Machines to navigate the seas and skies

Jason Ford - News Editor, The EngineerJason Ford
News Editor

Autonomous ships and aircraft come under discussion in events this week

Over 90 per cent of world trade takes place via the oceans and, like all industries, shipping is not invulnerable to legislative or bottom line issues making an impact on costs.

autonomous ships
Much cargo, no crew: autonomous ship approaching London

Stricter emissions standards and the cost of labour have led a number of engineers to investigate the possibility of autonomous ships, notably at Rolls-Royce which is leading the €6.6m Advanced Autonomous Waterborne Applications Initiative.

The project is funded by Tekes, Finland’s funding agency for innovation, and runs to the end of 2017.

According to Rolls-Royce, the project has brought together universities, ship designers, equipment manufacturers, and classification societies to “explore the economic, social, legal, regulatory and technological factors which need to be addressed to make autonomous ships a reality.”

In August 2015 Oscar Levander, vice-president of innovation, energy & technology, Rolls-Royce Marine spoke to The Engineer about the project, which can be found at this address:

Levander is also speaking at this week’s Smart Ships Conference, which is taking place over two days at the HQ of the Royal Institution of Naval Architects (RINA) in London.

In 2015 Levander told The Engineer that progress towards an autonomous future for shipping will be incremental, with individual flag states taking the first steps before the International Maritime Organisation (IMO) develops international agreements.

At Smart Ships, Levander will discuss “the dawn of the ship intelligence era” in which ships are treated as “integrated parts of larger production or logistic chains with focus on total asset utilisation and profit optimization.” He will, of course, discuss autonomous shipping during his talk and is scheduled to be preceded in this line of discussion by James Fanshawe CBE of MASRWG UK, Volker Bertram of DNV GL, and Ben Cuckson of Lloyd’s Register.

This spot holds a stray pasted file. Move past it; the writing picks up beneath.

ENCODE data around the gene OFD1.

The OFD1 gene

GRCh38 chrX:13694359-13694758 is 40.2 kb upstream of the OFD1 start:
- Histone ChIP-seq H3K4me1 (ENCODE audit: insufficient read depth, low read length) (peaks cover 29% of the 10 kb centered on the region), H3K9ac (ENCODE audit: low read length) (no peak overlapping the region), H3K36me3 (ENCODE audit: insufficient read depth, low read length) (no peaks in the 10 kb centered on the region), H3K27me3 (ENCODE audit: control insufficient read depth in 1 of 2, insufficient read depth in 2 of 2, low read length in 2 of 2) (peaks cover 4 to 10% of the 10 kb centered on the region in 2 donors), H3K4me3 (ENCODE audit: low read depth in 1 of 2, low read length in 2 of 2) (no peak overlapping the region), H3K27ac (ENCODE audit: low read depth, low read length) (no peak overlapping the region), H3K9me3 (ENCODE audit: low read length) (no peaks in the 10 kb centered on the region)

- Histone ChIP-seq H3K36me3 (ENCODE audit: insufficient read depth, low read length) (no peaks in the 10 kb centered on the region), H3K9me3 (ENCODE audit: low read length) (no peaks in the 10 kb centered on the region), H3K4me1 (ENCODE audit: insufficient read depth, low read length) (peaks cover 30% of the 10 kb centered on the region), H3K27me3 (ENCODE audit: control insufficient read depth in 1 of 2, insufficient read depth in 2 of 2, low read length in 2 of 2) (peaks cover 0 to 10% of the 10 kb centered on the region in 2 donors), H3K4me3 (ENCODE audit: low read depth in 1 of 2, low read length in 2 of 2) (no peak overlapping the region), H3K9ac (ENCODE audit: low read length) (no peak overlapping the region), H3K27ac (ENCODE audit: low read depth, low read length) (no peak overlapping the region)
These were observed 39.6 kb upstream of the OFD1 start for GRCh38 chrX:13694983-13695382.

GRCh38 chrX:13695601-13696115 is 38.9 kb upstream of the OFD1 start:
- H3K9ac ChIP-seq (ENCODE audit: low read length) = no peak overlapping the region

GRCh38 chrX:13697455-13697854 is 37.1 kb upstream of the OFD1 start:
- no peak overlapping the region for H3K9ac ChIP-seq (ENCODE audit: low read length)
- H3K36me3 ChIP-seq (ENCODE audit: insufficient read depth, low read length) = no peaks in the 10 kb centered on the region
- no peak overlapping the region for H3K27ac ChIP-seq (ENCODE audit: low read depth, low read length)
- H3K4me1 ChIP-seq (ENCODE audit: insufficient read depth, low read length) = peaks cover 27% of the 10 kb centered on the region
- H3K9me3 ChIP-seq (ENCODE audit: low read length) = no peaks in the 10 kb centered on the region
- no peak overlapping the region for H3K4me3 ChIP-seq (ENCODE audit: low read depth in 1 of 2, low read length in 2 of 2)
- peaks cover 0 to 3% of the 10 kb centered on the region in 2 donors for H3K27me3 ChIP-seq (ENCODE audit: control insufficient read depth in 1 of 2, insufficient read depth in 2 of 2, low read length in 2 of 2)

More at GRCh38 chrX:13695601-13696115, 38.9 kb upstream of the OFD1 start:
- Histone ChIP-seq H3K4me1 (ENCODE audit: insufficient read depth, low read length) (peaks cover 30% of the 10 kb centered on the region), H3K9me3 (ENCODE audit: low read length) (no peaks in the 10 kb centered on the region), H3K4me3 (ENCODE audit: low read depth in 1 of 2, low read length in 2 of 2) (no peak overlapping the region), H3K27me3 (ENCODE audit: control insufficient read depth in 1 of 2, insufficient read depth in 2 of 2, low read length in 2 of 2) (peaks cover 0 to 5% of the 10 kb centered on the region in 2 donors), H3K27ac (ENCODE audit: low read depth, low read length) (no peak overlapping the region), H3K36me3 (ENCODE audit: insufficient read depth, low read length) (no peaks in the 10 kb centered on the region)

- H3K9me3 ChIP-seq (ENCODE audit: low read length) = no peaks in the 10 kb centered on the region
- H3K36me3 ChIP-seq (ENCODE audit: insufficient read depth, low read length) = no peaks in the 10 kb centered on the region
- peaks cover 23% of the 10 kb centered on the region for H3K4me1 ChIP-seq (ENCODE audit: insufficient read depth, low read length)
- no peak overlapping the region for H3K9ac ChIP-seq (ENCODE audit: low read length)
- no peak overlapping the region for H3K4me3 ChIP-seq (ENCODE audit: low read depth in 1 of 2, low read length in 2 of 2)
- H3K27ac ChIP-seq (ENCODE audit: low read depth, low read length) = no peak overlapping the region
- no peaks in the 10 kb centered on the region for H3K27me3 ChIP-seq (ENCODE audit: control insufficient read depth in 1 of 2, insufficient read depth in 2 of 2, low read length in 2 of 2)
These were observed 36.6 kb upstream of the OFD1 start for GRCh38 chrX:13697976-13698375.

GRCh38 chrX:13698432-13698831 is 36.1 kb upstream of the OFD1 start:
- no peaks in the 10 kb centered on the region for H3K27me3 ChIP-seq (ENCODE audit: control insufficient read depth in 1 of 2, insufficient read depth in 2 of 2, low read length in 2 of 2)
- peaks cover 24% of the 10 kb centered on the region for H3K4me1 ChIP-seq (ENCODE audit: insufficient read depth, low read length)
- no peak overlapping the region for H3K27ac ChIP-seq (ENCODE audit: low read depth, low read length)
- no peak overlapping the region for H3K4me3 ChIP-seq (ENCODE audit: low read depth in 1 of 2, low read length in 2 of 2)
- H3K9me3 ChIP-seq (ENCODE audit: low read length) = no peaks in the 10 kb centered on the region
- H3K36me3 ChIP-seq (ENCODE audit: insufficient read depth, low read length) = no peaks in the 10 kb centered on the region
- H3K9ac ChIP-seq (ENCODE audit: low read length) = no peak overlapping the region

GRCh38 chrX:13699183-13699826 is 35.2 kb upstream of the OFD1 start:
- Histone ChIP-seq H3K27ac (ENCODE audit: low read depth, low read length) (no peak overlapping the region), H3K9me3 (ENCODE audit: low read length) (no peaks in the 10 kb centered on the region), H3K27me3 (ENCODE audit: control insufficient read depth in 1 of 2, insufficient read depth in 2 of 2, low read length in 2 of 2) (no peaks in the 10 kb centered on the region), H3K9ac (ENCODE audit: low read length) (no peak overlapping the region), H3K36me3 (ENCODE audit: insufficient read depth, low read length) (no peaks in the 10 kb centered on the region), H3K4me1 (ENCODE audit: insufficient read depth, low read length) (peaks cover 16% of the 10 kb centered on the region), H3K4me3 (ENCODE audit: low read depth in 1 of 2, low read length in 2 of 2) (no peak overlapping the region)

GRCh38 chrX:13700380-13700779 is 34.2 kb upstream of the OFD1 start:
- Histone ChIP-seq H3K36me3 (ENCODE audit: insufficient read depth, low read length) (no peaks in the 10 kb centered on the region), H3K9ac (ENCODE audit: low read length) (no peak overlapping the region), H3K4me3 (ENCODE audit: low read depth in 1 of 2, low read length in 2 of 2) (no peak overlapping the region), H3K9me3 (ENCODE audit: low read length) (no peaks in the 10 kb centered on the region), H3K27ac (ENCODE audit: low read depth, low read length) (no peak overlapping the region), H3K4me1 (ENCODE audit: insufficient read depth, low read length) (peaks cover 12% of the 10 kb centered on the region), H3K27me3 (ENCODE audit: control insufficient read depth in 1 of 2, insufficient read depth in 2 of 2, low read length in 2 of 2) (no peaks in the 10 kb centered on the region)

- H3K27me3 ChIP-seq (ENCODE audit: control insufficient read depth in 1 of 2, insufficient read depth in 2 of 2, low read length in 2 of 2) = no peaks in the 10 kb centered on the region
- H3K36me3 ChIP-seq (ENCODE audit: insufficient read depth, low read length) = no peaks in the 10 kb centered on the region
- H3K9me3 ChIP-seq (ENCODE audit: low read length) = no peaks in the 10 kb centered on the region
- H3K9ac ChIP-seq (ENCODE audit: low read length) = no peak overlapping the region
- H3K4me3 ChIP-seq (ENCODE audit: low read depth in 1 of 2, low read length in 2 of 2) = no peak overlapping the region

More details about Smart Ships Conference can be found at this address:

No pun intended but the rise of the drone hasn’t gone unnoticed in the pages of The Engineer, most recently with the deployment of an unmanned system on the Fossil Finder project in Kenya.

Prior to that, The Engineer took an in-depth look at how budget airline easyjet is using drones to help inspect its fleet of aircraft and the technical challenges inherent in deploying machinery for such tasks.

easyjet drone
easyjet’s inspection drone

At SkyTech UAV Conference & Exhibition this week, delegates have the opportunity to learn about how the new breed of airborne platform can any industry in need of aerial inspections to help do their jobs better.

For the easyJet inspection trial, Blue Bear and Createc’s RISER quadcopter was used in conjunction with a T-Series tracking system from Vicon. Gavin Goudie, Blue Bear’s operations director is scheduled to talk on Day 2 about how inspections for anomalies such as lightning strikes and general wear and tear can be done quickly without risk to the asset being inspected.

Full details of SkyTech (January 27 & 28 Business Design Centre, London, N1 0QH) can be found at this address: